GrubbyJack Member

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  9. flabigpapa

    flabigpapa Well-Known Member

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    Thanks for the Info..
    flabigpapa_2008_0303920.jpg
     
  10. darr

    darr Well-Known Member

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    Now thats an assault weapon.I don't shoot mine enough.We have about 3 Garand matches a year at my club and they are always fun.


    Darr
     
  11. stokinpls

    stokinpls Well-Known Member

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    The stock looks to be "refinished", which devalues the rifle somewhat. It would be worth seeing how many SA (Springfield Armory) prefixes are on the parts. If they all are, you have one of the more valuable ones.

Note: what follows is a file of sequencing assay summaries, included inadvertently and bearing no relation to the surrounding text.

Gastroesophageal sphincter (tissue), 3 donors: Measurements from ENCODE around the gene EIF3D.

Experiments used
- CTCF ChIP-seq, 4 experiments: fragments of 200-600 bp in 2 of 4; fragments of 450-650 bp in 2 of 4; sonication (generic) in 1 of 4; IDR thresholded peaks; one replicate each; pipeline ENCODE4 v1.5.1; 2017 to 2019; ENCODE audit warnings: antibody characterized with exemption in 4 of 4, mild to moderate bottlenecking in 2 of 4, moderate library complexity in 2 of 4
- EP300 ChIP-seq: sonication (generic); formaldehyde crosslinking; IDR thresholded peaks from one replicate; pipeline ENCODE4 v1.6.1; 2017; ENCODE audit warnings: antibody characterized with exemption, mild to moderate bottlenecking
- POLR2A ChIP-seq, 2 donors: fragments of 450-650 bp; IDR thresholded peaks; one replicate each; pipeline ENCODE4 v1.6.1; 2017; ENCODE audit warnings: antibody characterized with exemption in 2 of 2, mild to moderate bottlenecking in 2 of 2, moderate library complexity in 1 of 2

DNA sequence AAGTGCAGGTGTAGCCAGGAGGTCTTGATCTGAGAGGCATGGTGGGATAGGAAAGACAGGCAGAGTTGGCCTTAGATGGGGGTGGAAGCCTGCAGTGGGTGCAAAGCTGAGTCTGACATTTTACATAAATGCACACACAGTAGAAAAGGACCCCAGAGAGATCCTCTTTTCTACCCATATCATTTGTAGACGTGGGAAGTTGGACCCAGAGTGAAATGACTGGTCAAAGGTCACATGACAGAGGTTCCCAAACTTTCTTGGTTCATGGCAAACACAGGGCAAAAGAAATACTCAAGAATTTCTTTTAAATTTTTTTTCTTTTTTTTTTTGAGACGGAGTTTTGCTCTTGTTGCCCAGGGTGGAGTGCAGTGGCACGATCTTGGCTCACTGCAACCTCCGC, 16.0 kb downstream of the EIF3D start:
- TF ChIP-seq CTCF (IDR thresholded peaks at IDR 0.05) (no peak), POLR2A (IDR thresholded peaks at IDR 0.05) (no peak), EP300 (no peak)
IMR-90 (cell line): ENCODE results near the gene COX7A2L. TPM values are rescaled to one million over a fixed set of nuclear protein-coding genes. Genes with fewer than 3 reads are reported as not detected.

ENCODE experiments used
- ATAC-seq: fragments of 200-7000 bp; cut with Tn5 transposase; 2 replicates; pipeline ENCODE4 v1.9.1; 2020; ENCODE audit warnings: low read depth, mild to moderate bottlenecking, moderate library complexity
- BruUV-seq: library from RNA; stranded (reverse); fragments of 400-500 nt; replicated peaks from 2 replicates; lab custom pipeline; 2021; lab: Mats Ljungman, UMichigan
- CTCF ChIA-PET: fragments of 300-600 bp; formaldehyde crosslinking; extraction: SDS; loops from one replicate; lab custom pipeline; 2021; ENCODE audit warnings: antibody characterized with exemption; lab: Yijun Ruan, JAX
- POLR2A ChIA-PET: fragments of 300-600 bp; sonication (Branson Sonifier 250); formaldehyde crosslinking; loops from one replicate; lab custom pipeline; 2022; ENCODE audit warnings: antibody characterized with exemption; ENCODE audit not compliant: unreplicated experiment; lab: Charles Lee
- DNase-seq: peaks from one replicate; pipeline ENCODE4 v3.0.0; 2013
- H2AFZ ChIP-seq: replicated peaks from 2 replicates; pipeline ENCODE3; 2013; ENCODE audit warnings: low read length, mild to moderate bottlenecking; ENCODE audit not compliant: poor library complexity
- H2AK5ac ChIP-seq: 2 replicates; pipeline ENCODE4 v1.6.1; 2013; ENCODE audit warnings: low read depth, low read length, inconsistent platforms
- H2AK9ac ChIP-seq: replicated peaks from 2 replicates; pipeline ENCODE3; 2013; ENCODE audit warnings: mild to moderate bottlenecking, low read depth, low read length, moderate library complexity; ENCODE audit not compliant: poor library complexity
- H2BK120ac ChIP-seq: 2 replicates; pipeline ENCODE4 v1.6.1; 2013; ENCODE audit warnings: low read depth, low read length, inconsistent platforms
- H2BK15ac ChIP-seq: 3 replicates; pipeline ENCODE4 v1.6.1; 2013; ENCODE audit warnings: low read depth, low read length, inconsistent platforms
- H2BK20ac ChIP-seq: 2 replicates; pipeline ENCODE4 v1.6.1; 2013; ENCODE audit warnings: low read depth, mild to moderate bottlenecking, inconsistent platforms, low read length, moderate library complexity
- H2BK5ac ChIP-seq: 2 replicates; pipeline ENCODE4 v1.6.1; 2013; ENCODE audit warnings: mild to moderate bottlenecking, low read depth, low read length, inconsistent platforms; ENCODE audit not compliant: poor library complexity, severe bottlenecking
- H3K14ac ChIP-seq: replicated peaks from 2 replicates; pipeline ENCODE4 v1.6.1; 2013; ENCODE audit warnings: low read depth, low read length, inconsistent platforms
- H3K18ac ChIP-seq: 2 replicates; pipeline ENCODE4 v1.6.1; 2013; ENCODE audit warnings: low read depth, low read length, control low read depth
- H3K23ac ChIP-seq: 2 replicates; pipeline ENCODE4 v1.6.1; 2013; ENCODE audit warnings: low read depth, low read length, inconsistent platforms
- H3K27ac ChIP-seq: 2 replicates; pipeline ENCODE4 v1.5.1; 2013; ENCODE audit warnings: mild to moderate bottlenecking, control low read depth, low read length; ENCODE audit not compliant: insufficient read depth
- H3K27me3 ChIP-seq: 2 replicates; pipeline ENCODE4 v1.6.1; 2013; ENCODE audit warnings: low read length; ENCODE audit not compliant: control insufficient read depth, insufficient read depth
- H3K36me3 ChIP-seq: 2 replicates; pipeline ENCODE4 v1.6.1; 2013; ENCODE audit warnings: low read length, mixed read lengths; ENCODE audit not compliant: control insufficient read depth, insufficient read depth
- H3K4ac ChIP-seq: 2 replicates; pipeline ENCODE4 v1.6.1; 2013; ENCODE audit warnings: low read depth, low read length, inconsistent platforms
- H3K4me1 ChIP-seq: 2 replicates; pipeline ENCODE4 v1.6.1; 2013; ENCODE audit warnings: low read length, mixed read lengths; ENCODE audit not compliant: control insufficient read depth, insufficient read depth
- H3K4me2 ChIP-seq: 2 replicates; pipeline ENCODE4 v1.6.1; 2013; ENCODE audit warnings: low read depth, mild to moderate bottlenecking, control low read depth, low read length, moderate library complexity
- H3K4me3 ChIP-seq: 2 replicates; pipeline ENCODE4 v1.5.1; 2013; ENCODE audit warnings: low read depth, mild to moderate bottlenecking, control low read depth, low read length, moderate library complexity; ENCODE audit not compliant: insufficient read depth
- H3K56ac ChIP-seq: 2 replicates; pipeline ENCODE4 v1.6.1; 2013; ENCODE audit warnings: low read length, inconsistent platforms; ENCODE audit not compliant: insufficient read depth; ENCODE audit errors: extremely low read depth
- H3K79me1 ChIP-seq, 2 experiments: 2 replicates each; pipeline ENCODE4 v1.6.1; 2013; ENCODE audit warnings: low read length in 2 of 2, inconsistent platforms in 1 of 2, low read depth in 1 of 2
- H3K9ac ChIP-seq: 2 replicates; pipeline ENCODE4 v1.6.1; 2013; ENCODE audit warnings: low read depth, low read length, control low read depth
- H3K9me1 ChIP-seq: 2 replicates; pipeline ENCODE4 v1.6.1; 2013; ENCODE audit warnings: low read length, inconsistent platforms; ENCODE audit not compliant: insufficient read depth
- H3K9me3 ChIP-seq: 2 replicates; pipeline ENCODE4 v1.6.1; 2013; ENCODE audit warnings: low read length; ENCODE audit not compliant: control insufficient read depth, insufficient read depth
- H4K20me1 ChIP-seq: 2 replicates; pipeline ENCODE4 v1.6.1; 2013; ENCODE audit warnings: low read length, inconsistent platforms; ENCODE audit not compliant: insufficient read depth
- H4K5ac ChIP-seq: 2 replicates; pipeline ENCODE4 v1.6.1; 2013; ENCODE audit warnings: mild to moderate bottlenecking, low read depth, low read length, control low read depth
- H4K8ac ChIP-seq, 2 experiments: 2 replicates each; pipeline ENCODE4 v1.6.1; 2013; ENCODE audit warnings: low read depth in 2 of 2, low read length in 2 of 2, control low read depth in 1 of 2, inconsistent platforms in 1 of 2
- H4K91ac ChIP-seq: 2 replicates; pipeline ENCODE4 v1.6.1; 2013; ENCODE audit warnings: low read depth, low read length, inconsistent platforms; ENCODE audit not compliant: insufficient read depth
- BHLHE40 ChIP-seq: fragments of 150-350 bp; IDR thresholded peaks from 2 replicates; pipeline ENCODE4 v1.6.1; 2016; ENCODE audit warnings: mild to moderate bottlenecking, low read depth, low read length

Probably $800-$1000 depending on if it's a mixture of parts or not.

    They are real quite a rifle. I just love the trigger on them.

    Bob Falfa
     
  12. Gbot

    Gbot TS Member

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    Don't mean to hijack your thread, but i was wondering if anyone would know

    what year my m1 would be, as the serial is over 7 mil. Had it for over

    25 years. Thanks. Gregg.
    gbot_2010_0611.jpg
     
  13. MDMike

    MDMike Well-Known Member

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    Probably about 1984-85. That is a Springfield, Inc. reciever....
     
  14. Sky Buster

    Sky Buster Sky Buster TS Supporters

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    Based on condition, I would rate the gun in the $650.00
    tp $700.00 range.
     
  15. Shooting Coach

    Shooting Coach Well-Known Member

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    Nothing like it!
     
  16. magnumshot

    magnumshot Active Member